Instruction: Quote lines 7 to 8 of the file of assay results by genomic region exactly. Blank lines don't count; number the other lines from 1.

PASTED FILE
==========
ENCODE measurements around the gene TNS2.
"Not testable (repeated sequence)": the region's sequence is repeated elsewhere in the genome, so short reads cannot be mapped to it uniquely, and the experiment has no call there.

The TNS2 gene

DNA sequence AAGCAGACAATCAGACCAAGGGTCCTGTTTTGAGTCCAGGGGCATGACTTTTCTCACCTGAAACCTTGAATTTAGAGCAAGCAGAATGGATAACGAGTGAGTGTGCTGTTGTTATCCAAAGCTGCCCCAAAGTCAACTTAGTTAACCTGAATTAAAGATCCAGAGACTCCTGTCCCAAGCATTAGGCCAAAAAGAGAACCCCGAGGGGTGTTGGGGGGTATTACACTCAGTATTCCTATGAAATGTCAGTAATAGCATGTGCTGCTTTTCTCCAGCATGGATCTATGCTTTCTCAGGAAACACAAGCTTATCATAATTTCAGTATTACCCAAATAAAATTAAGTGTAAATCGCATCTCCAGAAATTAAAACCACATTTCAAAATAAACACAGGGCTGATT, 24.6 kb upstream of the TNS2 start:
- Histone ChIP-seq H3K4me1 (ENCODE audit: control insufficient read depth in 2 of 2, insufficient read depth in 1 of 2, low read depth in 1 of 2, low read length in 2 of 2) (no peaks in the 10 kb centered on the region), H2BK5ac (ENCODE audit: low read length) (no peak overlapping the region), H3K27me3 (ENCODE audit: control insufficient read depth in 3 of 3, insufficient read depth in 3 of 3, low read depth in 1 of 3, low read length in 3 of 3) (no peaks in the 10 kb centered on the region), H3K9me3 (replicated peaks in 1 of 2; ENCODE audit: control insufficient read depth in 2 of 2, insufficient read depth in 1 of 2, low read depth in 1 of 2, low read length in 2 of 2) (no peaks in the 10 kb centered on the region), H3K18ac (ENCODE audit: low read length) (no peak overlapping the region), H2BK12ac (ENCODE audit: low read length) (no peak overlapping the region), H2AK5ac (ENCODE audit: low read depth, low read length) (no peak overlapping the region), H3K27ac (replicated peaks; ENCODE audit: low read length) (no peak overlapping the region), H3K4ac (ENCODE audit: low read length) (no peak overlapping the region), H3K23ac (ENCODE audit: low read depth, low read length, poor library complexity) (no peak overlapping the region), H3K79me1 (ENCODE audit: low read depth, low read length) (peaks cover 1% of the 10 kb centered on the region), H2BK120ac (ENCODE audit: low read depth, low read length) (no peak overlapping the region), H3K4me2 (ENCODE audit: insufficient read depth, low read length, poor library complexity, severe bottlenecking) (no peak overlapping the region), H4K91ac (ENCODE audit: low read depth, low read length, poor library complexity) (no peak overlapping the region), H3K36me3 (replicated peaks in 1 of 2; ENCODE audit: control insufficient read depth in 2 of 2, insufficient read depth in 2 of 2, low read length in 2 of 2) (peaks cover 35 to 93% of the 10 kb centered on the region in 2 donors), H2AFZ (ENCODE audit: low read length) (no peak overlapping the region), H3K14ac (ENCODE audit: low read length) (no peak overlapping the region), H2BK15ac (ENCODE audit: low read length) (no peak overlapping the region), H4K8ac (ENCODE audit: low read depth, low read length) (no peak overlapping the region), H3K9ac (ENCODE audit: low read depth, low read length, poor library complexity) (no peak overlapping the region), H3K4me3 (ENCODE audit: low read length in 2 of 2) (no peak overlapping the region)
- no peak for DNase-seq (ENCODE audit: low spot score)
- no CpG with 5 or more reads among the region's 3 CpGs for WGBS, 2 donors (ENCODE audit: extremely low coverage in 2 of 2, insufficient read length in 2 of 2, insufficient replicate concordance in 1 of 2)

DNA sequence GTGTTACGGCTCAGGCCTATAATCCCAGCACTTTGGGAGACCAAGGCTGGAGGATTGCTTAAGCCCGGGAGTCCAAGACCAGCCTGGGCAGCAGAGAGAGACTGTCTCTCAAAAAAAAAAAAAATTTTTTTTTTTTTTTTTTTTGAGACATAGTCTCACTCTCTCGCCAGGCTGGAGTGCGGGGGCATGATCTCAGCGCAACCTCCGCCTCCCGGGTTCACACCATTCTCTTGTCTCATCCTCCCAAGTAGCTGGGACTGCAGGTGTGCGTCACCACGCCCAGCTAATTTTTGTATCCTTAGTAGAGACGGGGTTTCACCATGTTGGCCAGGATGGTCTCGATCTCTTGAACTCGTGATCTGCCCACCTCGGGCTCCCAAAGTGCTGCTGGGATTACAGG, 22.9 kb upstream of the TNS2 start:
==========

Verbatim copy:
- no CpG with 5 or more reads among the region's 3 CpGs for WGBS, 2 donors (ENCODE audit: extremely low coverage in 2 of 2, insufficient read length in 2 of 2, insufficient replicate concordance in 1 of 2)

DNA sequence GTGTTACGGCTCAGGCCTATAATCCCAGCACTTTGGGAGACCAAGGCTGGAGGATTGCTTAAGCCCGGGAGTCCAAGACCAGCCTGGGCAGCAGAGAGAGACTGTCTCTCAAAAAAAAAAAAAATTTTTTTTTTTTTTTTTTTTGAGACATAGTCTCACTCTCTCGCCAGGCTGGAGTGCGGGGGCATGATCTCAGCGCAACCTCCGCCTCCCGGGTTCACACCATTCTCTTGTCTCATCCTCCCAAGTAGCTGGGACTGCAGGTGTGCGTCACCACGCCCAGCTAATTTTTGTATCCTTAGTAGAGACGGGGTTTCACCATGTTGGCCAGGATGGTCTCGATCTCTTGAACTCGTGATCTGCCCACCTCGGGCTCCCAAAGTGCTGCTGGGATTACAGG, 22.9 kb upstream of the TNS2 start: